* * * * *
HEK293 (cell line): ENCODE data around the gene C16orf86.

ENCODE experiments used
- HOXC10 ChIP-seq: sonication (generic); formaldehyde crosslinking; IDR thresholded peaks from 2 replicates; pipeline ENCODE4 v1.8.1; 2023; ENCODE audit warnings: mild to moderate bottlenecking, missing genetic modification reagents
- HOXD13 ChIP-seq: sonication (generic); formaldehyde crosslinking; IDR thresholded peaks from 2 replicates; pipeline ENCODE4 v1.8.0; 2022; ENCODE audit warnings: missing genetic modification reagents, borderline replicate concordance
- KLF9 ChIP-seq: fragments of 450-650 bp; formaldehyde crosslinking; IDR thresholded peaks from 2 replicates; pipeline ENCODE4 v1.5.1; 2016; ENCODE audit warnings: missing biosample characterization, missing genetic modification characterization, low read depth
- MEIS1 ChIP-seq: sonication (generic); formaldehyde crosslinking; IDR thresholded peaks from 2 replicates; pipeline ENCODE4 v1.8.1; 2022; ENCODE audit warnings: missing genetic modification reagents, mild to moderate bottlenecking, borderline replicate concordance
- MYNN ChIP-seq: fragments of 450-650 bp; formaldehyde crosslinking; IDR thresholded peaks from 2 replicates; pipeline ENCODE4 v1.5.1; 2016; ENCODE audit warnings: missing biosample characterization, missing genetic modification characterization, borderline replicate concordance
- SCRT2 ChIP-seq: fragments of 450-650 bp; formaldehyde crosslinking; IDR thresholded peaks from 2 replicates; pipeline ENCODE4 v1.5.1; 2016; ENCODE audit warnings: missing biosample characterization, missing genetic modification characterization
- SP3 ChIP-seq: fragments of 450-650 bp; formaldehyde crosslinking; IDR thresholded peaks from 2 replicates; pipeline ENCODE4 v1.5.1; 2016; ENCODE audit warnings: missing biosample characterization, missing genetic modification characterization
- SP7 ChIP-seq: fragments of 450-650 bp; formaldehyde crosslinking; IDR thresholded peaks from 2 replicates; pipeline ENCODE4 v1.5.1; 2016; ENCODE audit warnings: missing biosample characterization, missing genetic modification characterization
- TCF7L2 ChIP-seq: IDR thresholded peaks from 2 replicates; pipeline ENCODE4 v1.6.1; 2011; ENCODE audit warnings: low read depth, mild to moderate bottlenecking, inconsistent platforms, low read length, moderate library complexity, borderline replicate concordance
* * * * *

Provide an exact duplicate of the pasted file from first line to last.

HEK293 (cell line): ENCODE data around the gene C16orf86.

ENCODE experiments used
- HOXC10 ChIP-seq: sonication (generic); formaldehyde crosslinking; IDR thresholded peaks from 2 replicates; pipeline ENCODE4 v1.8.1; 2023; ENCODE audit warnings: mild to moderate bottlenecking, missing genetic modification reagents
- HOXD13 ChIP-seq: sonication (generic); formaldehyde crosslinking; IDR thresholded peaks from 2 replicates; pipeline ENCODE4 v1.8.0; 2022; ENCODE audit warnings: missing genetic modification reagents, borderline replicate concordance
- KLF9 ChIP-seq: fragments of 450-650 bp; formaldehyde crosslinking; IDR thresholded peaks from 2 replicates; pipeline ENCODE4 v1.5.1; 2016; ENCODE audit warnings: missing biosample characterization, missing genetic modification characterization, low read depth
- MEIS1 ChIP-seq: sonication (generic); formaldehyde crosslinking; IDR thresholded peaks from 2 replicates; pipeline ENCODE4 v1.8.1; 2022; ENCODE audit warnings: missing genetic modification reagents, mild to moderate bottlenecking, borderline replicate concordance
- MYNN ChIP-seq: fragments of 450-650 bp; formaldehyde crosslinking; IDR thresholded peaks from 2 replicates; pipeline ENCODE4 v1.5.1; 2016; ENCODE audit warnings: missing biosample characterization, missing genetic modification characterization, borderline replicate concordance
- SCRT2 ChIP-seq: fragments of 450-650 bp; formaldehyde crosslinking; IDR thresholded peaks from 2 replicates; pipeline ENCODE4 v1.5.1; 2016; ENCODE audit warnings: missing biosample characterization, missing genetic modification characterization
- SP3 ChIP-seq: fragments of 450-650 bp; formaldehyde crosslinking; IDR thresholded peaks from 2 replicates; pipeline ENCODE4 v1.5.1; 2016; ENCODE audit warnings: missing biosample characterization, missing genetic modification characterization
- SP7 ChIP-seq: fragments of 450-650 bp; formaldehyde crosslinking; IDR thresholded peaks from 2 replicates; pipeline ENCODE4 v1.5.1; 2016; ENCODE audit warnings: missing biosample characterization, missing genetic modification characterization
- TCF7L2 ChIP-seq: IDR thresholded peaks from 2 replicates; pipeline ENCODE4 v1.6.1; 2011; ENCODE audit warnings: low read depth, mild to moderate bottlenecking, inconsistent platforms, low read length, moderate library complexity, borderline replicate concordance